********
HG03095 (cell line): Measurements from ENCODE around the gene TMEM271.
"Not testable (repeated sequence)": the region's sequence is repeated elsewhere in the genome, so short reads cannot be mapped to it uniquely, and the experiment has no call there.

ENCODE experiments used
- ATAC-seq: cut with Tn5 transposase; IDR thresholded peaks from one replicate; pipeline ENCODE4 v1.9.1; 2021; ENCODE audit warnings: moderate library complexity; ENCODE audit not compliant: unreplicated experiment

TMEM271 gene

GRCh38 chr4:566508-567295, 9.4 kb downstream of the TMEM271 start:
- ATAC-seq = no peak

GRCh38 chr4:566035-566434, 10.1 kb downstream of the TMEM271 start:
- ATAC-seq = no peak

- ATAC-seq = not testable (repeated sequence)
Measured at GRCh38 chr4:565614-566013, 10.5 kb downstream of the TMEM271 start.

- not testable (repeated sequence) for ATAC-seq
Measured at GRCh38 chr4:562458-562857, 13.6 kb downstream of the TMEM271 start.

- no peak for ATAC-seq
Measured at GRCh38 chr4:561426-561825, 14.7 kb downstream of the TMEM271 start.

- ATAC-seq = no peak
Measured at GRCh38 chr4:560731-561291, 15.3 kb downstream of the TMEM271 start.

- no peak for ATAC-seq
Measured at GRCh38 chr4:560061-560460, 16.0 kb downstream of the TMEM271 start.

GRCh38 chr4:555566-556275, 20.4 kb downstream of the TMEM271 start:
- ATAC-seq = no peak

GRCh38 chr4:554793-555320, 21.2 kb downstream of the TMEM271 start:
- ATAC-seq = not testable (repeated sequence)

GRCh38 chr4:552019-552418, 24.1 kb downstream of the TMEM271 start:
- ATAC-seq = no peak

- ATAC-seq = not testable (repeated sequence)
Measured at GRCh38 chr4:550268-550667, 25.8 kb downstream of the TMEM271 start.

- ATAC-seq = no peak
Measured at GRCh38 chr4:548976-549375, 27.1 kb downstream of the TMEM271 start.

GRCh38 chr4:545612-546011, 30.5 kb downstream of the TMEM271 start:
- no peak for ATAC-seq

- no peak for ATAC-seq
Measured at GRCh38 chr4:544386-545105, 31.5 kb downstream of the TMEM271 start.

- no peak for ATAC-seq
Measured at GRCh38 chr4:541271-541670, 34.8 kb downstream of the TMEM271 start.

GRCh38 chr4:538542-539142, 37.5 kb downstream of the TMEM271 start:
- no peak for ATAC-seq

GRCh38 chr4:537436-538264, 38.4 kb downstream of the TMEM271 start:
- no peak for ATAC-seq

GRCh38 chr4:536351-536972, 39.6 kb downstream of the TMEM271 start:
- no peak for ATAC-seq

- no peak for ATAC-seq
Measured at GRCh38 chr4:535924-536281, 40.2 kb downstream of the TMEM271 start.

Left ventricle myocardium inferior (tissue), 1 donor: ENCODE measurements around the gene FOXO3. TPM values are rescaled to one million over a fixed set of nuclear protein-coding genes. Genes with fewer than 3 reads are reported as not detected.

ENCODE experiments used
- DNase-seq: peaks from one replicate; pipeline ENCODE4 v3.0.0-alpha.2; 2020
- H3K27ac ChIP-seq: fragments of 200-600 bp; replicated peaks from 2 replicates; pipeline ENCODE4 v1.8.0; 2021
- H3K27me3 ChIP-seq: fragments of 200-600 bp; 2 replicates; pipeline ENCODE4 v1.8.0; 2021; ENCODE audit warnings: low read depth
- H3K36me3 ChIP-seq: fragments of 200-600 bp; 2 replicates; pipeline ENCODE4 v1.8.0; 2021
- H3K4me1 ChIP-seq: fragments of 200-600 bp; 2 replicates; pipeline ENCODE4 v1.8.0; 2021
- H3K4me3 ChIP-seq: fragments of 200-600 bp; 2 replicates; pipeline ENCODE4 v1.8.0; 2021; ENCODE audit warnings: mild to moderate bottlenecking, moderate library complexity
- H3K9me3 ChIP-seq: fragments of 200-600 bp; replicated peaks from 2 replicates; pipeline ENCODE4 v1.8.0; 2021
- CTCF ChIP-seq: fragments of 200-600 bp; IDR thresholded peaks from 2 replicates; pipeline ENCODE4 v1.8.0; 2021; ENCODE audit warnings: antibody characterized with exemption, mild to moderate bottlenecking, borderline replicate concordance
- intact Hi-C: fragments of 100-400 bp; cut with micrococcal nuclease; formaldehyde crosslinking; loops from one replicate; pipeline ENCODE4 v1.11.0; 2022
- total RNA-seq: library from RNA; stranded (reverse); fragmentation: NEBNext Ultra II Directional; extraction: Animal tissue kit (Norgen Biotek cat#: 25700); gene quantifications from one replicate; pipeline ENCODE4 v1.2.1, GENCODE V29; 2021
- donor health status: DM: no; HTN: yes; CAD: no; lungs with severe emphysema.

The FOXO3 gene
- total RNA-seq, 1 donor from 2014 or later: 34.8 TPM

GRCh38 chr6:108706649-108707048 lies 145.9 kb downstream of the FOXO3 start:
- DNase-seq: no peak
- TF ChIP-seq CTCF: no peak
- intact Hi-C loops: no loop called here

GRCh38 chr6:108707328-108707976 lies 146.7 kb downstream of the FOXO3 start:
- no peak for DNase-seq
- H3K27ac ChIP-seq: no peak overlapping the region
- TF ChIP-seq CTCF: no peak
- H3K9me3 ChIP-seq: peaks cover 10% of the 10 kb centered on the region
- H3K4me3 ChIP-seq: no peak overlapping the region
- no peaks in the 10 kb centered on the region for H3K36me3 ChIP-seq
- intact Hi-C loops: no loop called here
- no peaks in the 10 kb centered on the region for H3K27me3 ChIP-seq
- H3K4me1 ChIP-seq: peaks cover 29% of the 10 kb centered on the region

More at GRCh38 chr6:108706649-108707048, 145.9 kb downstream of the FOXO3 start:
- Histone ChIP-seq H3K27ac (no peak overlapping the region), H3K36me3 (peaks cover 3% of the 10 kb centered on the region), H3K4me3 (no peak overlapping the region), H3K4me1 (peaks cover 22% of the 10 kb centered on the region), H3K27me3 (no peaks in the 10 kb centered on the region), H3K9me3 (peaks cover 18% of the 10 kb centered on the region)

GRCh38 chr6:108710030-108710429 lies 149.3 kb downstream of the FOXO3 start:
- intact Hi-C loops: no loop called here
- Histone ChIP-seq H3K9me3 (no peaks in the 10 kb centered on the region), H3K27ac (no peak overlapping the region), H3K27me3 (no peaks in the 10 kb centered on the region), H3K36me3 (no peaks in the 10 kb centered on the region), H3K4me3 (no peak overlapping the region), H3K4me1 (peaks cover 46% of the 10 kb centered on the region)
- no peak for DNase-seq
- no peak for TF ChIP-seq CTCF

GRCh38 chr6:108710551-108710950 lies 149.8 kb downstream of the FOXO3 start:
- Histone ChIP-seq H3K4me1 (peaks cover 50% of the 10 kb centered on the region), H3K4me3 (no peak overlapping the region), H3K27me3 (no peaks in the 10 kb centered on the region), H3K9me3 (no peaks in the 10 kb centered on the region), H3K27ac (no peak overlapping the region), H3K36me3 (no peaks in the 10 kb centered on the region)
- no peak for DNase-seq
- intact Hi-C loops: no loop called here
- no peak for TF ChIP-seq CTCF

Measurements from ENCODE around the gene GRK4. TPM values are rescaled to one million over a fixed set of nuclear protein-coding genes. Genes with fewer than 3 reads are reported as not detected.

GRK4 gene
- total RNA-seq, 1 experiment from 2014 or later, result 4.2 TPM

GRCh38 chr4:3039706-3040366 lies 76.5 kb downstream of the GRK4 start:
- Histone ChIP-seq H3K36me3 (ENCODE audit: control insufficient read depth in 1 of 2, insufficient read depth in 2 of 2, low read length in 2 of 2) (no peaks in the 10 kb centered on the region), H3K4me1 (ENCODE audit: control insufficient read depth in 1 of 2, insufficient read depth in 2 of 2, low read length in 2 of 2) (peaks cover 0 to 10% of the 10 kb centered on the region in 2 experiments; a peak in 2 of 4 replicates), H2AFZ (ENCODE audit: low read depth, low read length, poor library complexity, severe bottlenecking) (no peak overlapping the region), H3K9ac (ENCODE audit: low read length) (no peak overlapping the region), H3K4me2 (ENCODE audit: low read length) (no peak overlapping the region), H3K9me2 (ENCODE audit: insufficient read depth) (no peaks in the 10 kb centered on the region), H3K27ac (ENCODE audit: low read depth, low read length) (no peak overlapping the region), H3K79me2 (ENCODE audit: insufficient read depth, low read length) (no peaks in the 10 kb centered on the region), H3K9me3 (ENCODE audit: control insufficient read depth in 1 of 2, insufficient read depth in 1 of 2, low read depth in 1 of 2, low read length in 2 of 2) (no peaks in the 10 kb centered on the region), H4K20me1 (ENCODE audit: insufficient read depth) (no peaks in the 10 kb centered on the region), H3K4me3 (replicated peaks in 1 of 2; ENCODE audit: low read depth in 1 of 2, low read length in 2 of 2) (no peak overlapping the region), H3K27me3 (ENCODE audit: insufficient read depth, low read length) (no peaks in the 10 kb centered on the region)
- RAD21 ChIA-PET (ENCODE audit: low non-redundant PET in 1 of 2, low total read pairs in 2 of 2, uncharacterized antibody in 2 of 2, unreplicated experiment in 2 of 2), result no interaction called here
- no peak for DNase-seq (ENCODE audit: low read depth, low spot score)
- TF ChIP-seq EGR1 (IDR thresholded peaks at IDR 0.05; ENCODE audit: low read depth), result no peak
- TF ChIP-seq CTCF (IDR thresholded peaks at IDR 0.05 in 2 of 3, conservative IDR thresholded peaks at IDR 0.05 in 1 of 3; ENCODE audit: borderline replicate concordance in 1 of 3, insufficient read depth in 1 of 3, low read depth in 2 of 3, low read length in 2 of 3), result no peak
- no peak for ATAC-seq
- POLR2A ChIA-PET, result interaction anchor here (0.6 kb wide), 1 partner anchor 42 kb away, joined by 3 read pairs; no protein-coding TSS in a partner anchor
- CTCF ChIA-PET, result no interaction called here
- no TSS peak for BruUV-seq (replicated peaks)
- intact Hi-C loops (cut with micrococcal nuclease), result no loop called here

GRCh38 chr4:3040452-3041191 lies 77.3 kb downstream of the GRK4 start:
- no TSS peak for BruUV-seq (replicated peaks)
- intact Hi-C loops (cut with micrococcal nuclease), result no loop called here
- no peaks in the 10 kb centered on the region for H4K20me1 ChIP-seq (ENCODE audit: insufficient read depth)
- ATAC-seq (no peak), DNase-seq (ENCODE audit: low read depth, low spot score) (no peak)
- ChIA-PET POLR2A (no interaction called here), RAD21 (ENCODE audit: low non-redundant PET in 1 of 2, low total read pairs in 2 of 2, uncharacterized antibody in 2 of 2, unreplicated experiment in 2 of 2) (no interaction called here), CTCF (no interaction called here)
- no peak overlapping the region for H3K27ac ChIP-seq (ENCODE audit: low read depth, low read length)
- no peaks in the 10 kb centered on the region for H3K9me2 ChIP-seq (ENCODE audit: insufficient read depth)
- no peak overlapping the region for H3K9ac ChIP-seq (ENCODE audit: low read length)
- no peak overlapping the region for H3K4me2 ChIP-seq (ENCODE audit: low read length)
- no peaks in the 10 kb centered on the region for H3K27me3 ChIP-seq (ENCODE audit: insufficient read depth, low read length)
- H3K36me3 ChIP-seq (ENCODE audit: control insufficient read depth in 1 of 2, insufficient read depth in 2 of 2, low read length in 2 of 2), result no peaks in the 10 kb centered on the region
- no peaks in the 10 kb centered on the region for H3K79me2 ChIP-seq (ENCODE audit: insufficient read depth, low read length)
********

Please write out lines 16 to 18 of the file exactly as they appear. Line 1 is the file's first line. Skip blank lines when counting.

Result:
- ATAC-seq = no peak
Measured at GRCh38 chr4:560731-561291, 15.3 kb downstream of the TMEM271 start.

- no peak for ATAC-seq